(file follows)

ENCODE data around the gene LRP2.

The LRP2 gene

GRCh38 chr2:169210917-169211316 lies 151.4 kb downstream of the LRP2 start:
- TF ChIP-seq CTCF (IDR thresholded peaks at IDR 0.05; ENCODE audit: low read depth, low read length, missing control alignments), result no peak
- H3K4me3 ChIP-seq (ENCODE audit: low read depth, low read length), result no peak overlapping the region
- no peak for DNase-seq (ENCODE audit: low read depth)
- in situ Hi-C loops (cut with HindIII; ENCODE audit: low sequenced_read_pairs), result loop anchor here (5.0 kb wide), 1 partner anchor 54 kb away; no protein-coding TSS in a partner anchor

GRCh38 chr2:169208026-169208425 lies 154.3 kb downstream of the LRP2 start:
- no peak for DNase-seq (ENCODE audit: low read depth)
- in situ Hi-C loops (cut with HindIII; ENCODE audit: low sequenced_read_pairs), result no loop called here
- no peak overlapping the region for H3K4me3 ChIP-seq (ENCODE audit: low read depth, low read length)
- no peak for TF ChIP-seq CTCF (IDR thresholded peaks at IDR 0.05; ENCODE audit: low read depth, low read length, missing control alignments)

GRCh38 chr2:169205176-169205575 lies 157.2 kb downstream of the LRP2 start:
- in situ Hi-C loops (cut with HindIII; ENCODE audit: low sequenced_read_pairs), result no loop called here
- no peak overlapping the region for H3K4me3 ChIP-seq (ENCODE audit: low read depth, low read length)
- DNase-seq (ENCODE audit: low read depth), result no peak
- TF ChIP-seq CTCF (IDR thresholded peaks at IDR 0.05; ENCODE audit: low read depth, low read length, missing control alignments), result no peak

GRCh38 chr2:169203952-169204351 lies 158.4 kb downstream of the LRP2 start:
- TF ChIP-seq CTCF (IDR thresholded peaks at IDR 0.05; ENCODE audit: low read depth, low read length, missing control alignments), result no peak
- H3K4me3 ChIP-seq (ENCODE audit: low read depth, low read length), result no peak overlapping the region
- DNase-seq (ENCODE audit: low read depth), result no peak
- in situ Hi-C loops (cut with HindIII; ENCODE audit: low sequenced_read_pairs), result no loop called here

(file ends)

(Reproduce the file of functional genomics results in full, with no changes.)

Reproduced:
ENCODE data around the gene LRP2.

The LRP2 gene

GRCh38 chr2:169210917-169211316 lies 151.4 kb downstream of the LRP2 start:
- TF ChIP-seq CTCF (IDR thresholded peaks at IDR 0.05; ENCODE audit: low read depth, low read length, missing control alignments), result no peak
- H3K4me3 ChIP-seq (ENCODE audit: low read depth, low read length), result no peak overlapping the region
- no peak for DNase-seq (ENCODE audit: low read depth)
- in situ Hi-C loops (cut with HindIII; ENCODE audit: low sequenced_read_pairs), result loop anchor here (5.0 kb wide), 1 partner anchor 54 kb away; no protein-coding TSS in a partner anchor

GRCh38 chr2:169208026-169208425 lies 154.3 kb downstream of the LRP2 start:
- no peak for DNase-seq (ENCODE audit: low read depth)
- in situ Hi-C loops (cut with HindIII; ENCODE audit: low sequenced_read_pairs), result no loop called here
- no peak overlapping the region for H3K4me3 ChIP-seq (ENCODE audit: low read depth, low read length)
- no peak for TF ChIP-seq CTCF (IDR thresholded peaks at IDR 0.05; ENCODE audit: low read depth, low read length, missing control alignments)

GRCh38 chr2:169205176-169205575 lies 157.2 kb downstream of the LRP2 start:
- in situ Hi-C loops (cut with HindIII; ENCODE audit: low sequenced_read_pairs), result no loop called here
- no peak overlapping the region for H3K4me3 ChIP-seq (ENCODE audit: low read depth, low read length)
- DNase-seq (ENCODE audit: low read depth), result no peak
- TF ChIP-seq CTCF (IDR thresholded peaks at IDR 0.05; ENCODE audit: low read depth, low read length, missing control alignments), result no peak

GRCh38 chr2:169203952-169204351 lies 158.4 kb downstream of the LRP2 start:
- TF ChIP-seq CTCF (IDR thresholded peaks at IDR 0.05; ENCODE audit: low read depth, low read length, missing control alignments), result no peak
- H3K4me3 ChIP-seq (ENCODE audit: low read depth, low read length), result no peak overlapping the region
- DNase-seq (ENCODE audit: low read depth), result no peak
- in situ Hi-C loops (cut with HindIII; ENCODE audit: low sequenced_read_pairs), result no loop called here